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Following on from last weeks blog our Physiotherapist Zoe looks in to exercise both during and after pregnancy.
Another important topic that was discussed was exercise during pregnancy.
Research suggests that pregnant women without contraindications should aim to meet the prescribed physical activity guidelines for adults aged 18-64 years) which recommend:
- 150-300 mins of moderate intensity each week, OR
- 75-150 mins of vigorous intensity exercise each week, OR
- a combination of both
Previously inactive women or obese women should start with 15-20mins of moderate intensity 3-4 times a week, and gradually build up to 30mins.
If you are experiencing complications, or are unsure of your ability to exercise it is recommended that you seek guidance from your obstetrician. Exercise should be ceased if you start to experience chest pain, unexplained shortness of breath, dizziness, vaginal bleeding/amniotic fluid loss, uterine contractions or lower back pain.
What about returning to exercise post-natally?
Post-natally, it is common to have abdominal separation (AKA: DRAM), which if small will often heal on its own. If yours is more than 3 fingers wide, it is recommended that you complete a targeted exercise program, guided by a rehab Physiotherapist in order to prevent further complications. This can begin as soon as 2 days post-partum.
We also looked into running postnatally and in March 2019, the first ever evidence based recommendations for returning to running postnatally were released. “Returning to running postnatal – guidelines for medical, health and fitness professionals managing this population” (Goom, Donnelly & Brockwell 2019). You can check out the full guideline here (https://mailchi.mp/38feb9423b2d/returning-to-running-postnatal-guideline)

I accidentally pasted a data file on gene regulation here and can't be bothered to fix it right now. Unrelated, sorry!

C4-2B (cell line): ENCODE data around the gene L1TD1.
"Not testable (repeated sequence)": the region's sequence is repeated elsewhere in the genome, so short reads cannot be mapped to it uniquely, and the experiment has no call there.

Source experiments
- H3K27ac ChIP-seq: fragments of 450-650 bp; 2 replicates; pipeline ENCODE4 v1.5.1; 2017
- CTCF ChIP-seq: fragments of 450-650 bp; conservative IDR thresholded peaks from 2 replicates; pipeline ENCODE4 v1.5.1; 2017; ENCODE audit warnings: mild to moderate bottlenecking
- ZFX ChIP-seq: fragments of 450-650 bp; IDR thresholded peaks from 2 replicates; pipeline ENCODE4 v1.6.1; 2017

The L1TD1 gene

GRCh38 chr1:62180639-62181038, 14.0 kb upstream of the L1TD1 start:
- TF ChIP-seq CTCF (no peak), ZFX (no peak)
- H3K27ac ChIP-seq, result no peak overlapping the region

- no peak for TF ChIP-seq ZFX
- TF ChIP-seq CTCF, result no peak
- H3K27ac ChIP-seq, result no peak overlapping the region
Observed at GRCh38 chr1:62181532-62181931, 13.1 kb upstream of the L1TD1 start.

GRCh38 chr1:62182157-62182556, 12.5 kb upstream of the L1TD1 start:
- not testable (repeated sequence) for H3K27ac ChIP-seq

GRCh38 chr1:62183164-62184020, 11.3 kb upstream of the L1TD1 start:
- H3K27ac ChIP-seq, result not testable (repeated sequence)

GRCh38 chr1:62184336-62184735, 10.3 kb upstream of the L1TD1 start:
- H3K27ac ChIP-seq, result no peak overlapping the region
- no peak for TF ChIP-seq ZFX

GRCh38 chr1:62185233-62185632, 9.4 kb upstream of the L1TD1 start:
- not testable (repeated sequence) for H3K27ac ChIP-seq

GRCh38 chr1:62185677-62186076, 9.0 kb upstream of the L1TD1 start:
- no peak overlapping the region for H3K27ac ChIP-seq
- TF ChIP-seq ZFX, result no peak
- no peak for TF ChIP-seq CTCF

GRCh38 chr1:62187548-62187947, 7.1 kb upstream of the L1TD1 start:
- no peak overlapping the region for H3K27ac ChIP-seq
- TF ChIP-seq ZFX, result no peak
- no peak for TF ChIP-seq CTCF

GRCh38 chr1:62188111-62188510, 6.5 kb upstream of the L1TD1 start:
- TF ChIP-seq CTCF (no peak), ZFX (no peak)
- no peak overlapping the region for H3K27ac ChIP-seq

The key messages from the guideline are:
– All postnatal women, regardless of delivery mode, should be assessed by a pelvic health physiotherapist prior to returning to high impact sport or running.
– It is recommended that women do not return until at least 3 months post natally
– Any signs or symptoms of pelvic floor dysfunction indicates a need for further or ongoing assessment and management prior to continuing or progressing training.
Ensure you speak to your medical professional to get all the correct information that is relevant to you and they can then build a program tailored to your needs and get you back out and running once again!
About the Author
Zoe Tompkins — Manual Physiotherapist
Zoe graduated from Victoria University with a Bachelor of Exercise Science/Human Movement, and from Melbourne University with a Doctor of Physiotherapy.